In Rio Grande, Santa Cruz this week, Bolivia’s President Evo Morales launched the construction of the country’s first Liquefied Natural Gas (LNG) plant. By doing so, President Morales says he is setting the stage for a major change to the energy matrix in his country. LNG will be produced for the domestic market — for transportation fuel and for energy, and will be directed to cities and regions where gas supply has been difficult or non-existent.
Speaking at the ceremony, the President explained that further to the LNG plant, two mobile and 33 fixed regasification stations will be set up. 27 regions are expected to receive gas by the middle of 2016, gradually replacing LPG and gasoline as mainstream fuels, and there is capacity to expand production as demand grows.
“With transporting LNG in cryogenic tanks from the new plant located in Rio Grande – Santa Cruz and delivery of this product via the satellite regasification stations, we will have a natural gas supply that means gas produced in Bolivia benefits Bolivians,” said Luis Guillermo Acha, head of state-owned YPFB which will manage the plant.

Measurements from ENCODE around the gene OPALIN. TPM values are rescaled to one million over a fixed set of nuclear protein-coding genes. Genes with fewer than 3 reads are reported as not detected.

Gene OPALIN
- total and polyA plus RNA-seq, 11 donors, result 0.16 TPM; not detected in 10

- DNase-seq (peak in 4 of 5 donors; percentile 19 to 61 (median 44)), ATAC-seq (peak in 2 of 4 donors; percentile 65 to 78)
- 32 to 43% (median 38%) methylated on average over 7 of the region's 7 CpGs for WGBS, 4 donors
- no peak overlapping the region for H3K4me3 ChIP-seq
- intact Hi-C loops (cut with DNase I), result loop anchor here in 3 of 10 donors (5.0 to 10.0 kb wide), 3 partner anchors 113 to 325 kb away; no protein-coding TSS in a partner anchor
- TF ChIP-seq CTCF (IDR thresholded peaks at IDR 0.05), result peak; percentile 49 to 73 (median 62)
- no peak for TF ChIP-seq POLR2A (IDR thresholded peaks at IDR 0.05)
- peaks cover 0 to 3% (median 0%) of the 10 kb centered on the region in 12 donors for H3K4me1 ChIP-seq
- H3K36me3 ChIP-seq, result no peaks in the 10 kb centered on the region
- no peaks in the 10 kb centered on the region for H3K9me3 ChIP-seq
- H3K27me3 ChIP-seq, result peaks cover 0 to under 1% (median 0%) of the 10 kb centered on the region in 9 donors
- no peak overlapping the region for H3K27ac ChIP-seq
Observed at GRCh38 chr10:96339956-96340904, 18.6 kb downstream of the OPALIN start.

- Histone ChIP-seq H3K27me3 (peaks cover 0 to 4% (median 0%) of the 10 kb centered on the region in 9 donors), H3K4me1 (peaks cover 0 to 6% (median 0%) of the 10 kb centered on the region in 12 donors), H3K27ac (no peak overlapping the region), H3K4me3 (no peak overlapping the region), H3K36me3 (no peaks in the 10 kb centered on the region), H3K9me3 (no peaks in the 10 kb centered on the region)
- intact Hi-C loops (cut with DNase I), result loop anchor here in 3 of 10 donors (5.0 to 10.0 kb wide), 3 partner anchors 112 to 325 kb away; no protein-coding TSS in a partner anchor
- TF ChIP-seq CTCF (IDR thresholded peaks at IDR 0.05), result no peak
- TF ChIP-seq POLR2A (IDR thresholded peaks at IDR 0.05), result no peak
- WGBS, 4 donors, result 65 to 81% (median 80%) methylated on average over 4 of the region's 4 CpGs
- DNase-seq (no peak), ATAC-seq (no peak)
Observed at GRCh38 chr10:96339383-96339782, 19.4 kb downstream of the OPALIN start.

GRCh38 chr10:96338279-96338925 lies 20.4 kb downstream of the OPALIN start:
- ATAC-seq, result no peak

Furthermore, the advent of LNG in Bolivia has stimulated the visit of a trade delegation of public and private bus operators to Russia in order to learn from that country’s changing vehicular energy matrix, from gasoline and diesel to LNG. “This visit responds to an agreement between the Russian firm Gazprom and President Morales to go see how public transport could operate with LNG,” said Minister of Hydrocarbons and Energy, Luis Alberto Sanchez.
He also noted that the policy of changing the energy system “is an option to lower diesel consumption” in the country and, therefore, reduce the import of this fuel.
(Source: Ministry of Hydrocarbons and Energy)